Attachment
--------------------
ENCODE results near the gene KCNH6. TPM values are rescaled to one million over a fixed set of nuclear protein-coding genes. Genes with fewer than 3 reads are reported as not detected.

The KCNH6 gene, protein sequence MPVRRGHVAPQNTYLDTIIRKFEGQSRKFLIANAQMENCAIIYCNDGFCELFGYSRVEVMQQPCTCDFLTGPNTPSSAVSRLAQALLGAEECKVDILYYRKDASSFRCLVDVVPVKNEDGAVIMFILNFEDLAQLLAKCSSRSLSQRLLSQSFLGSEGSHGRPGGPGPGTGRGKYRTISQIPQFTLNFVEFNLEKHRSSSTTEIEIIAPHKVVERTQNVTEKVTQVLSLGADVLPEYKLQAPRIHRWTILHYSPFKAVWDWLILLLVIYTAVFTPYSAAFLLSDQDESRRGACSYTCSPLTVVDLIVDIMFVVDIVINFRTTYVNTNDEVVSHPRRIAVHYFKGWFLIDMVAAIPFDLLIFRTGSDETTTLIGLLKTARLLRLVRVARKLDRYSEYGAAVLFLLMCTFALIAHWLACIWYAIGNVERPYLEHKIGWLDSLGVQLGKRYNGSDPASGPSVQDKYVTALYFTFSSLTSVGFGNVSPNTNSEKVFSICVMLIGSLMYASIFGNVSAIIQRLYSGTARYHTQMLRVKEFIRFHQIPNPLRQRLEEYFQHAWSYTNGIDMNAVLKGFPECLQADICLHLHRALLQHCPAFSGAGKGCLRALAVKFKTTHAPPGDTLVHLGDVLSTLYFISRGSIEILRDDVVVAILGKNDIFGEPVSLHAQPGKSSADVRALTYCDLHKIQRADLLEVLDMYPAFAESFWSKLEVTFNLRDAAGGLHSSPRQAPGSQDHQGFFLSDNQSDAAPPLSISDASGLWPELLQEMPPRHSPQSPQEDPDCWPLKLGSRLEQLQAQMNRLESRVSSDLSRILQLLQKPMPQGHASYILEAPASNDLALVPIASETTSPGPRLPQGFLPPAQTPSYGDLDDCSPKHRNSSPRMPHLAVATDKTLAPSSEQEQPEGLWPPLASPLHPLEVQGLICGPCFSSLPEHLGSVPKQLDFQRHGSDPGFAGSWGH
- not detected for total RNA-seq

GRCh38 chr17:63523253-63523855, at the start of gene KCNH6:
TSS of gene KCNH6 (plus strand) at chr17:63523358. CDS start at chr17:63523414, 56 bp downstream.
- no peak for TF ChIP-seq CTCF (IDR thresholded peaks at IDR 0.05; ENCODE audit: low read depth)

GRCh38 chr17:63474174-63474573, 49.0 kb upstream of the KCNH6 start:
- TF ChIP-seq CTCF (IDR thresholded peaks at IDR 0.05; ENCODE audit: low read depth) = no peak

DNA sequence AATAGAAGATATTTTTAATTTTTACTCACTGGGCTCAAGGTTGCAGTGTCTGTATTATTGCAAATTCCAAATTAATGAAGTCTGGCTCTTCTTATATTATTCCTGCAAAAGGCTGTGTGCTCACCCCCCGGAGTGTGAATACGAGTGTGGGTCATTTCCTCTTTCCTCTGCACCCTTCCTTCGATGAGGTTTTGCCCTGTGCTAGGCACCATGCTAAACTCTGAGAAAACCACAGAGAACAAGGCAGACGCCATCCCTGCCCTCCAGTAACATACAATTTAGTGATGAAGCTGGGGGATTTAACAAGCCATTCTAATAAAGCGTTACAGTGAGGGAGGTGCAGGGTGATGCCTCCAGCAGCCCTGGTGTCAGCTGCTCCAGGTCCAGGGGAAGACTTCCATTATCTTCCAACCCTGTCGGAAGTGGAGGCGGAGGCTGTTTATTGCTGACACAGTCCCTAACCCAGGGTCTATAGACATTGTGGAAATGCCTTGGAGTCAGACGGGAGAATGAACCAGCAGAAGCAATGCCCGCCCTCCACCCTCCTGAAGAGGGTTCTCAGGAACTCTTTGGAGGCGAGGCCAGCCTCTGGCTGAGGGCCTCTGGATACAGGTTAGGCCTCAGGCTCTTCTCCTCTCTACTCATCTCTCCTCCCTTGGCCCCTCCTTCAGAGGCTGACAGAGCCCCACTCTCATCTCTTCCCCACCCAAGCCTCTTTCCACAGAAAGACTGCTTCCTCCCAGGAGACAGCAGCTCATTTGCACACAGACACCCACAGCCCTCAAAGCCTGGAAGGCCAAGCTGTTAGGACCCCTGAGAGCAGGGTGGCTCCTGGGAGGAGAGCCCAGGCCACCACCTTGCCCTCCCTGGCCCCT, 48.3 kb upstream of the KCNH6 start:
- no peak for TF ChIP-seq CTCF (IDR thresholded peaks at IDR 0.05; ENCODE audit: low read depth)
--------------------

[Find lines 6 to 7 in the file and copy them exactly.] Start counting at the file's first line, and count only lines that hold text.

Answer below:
- no peak for TF ChIP-seq CTCF (IDR thresholded peaks at IDR 0.05; ENCODE audit: low read depth)

GRCh38 chr17:63474174-63474573, 49.0 kb upstream of the KCNH6 start: